Check it out: WP Widget Cloner.
Marcus: Yeah, I love that. And everybody’s always heard me complain about the widget area needing an export and import, and we actually did that review —
Marcus: — not too long ago.
John: Yeah, the export and import ones are nice, too, especially when you’re changing website.
Marcus: Mm-hm. All right, so this plugin is very intriguing. It’s called Allowed Routes and here’s what it does, John is if you determine that Page Z can only be seen if you first go through Page X, then Page Y, that’s what this is.
Marcus: It basically says, look, if you’re gonna get to Page Z, I’m not going to let you just be able to copy and paste this link and go to this page. So what happens is it gets a 404 or a custom error message if it hasn’t gone through those first two pages or wherever you’ve set up as being the path for that page. Now, that’s pretty cool because what it does is it prevents the backend pages from actually getting indexed, it makes sure that no custom post types add unwanted permalinks, and it’s a very cool thing to make sure that someone goes through a particular path before they see certain content.
A very nice plugin; very specialized, yet if you need something like this, you definitely know that you need something like this. It’s called Allowed Routes and I rated it a 4 out of 5.
John: This is very sweet and one of the things I see is fantastic for is if you’ve got a particular sales path you want to lead people to —
John: — it prevents them from showing up at the end and not seeing the stuff in the beginning, which is very important to it.
Marcus: Right, exactly.
John: So yeah, very nice. This is a great way to keep people guided through your site doing the things you want them to do.
Marcus: That’s right.
John: Nice! I might have to keep that one in mind as I’m rebuilding my website.
John: All right, well this leads us up to – we’ve got some listener feedback this week and some donors. And this week here, listener feedback – well, before we get into that, I want to say hi, Larry. Thanks for showing up and watching us live. Much appreciate. You keep showing up week after week and we greatly appreciate that. And some of the feedback we’ve got this week, got a little email that said:
“Hi guys, thanks for your continuing to do this podcast. It is a great source of information. On the last podcast, Marcus reviewed Facebook Messenger Plugin and commented that everyone uses it. You may want to clarify that you guys are talking about North America. Outside of North America, the picture is very different. I have lived and traveled extensively throughout Latin America and I can tell you that Facebook Messenger is hardly used here. In this part of the world, WhatsApp is king and I wanted to mention this as I assume that you have a lot of international listeners.” And he’s got a link here to go check out how big WhatsApp is. “Anyways, take care, guys and keep up the good work. – JG”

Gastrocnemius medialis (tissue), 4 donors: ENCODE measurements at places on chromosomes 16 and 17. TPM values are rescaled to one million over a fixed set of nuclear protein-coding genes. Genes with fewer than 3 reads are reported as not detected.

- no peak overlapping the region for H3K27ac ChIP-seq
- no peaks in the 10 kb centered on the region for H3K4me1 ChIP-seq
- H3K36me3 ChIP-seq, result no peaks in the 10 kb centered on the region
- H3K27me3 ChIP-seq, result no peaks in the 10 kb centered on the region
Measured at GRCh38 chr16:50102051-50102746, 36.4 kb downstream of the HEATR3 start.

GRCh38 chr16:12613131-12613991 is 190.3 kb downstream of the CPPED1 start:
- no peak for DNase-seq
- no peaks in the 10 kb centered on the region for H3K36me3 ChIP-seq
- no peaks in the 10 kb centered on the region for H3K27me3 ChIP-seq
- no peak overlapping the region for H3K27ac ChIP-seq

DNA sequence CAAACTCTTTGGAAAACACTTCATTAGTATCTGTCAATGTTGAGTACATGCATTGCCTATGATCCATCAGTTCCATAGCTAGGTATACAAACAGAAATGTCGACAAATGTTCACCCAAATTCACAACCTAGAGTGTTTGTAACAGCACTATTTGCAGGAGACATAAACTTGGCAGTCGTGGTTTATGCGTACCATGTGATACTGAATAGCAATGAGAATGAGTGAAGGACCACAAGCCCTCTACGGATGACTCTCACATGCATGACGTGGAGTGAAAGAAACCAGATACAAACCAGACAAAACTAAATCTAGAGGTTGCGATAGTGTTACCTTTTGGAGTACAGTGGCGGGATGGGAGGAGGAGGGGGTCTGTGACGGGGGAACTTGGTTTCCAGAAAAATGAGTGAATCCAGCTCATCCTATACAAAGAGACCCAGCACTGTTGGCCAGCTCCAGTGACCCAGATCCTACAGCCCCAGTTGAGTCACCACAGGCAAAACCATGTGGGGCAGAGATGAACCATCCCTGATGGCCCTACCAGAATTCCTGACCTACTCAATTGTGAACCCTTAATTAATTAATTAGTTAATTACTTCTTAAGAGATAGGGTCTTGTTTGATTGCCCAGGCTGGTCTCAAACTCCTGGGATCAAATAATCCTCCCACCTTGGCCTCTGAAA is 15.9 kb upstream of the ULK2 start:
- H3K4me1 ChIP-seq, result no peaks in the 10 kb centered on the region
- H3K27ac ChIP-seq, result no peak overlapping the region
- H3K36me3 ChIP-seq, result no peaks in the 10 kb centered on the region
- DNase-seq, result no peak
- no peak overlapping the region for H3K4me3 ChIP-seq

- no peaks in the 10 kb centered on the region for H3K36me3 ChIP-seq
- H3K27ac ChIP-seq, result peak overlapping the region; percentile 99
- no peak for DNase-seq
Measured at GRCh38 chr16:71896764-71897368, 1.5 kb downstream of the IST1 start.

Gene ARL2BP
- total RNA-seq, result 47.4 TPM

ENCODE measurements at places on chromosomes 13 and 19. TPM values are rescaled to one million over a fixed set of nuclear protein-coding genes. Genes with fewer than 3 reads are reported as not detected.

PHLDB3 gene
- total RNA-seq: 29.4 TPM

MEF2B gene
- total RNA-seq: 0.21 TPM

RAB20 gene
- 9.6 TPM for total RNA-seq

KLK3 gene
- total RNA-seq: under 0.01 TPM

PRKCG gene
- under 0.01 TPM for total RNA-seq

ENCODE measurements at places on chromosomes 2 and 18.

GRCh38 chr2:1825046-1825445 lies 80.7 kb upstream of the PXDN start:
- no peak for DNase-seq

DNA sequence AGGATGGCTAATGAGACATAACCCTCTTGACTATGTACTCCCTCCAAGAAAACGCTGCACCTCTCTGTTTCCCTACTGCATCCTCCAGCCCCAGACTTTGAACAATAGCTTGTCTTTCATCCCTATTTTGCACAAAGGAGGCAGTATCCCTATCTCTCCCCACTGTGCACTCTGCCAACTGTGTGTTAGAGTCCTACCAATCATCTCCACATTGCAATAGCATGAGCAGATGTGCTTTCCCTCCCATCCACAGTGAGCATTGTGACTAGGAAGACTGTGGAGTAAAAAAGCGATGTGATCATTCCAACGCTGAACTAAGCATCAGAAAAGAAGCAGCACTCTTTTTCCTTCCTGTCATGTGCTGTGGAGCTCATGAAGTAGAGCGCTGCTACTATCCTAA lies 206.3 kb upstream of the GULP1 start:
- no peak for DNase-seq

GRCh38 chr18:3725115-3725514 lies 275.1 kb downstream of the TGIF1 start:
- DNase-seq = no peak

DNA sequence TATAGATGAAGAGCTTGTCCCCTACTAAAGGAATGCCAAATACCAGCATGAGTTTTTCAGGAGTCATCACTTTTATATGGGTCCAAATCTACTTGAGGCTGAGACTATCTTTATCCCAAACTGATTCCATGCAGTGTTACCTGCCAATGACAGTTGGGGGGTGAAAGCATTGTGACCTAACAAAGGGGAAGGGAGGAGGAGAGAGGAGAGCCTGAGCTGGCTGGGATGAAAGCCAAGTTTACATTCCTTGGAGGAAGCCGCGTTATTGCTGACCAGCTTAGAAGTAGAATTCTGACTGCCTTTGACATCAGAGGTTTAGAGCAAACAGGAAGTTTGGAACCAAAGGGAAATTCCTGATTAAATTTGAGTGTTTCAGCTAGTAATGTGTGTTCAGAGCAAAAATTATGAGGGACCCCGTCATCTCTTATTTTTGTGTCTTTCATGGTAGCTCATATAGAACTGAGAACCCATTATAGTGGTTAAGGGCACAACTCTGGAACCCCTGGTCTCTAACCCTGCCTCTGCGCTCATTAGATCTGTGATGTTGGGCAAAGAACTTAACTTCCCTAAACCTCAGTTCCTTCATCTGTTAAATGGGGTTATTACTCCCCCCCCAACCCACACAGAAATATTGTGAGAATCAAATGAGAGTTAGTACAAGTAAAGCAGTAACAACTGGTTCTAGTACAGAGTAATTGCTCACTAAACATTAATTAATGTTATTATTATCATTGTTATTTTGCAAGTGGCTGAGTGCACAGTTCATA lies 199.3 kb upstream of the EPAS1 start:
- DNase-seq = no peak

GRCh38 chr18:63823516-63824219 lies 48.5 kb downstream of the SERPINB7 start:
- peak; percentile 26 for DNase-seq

Marcus: Hm. Well, I can only speak for what I know.
John: Well, that’s true; we do. We only speak for what we know. But hey, it’s nice that someone helps you point out – we often forget that there’s an entire world of internet, not just North America where a large part of our clients are at.
Marcus: Sure. Okay, so let me address that even further, which is I speak to that from a business standpoint.
Marcus: And WhatsApp, even though it’s great, doesn’t have the page capability like Facebook does or the setting of a business within it, or those kinds of things. So I would say that WhatsApp is probably lacking in that particular end, I have reviewed WhatsApp integrations in the past, so I know those things are already out there in terms of reviews. But I appreciate the heads-up on that one and know that when I speak, it’s generally of the world that I’m in, so that’s my point of reference for that.
John: Absolutely. All right, and this week we do have a donor. Thank you very much. We got $50 from Jezweb Pty. Ltd. and this donation is on behalf of Coops Mowing, a WordPress website built by Jezweb in Australia. Visit them at coopsmowing.com.au to see an example of Jezweb’s handiwork. So he built some great websites.
Marcus: I think that’s Coop’s Mowing.
John: Coop’s Mowing, oh. Sorry, I’ve been working with some co-ops here and building websites for co-ops, and I see C-O-O-P and it’s co-ops for me. Coops – Coops Mowing, you’re right. My mistake. You know, let me blunder my tongue back under the teeth.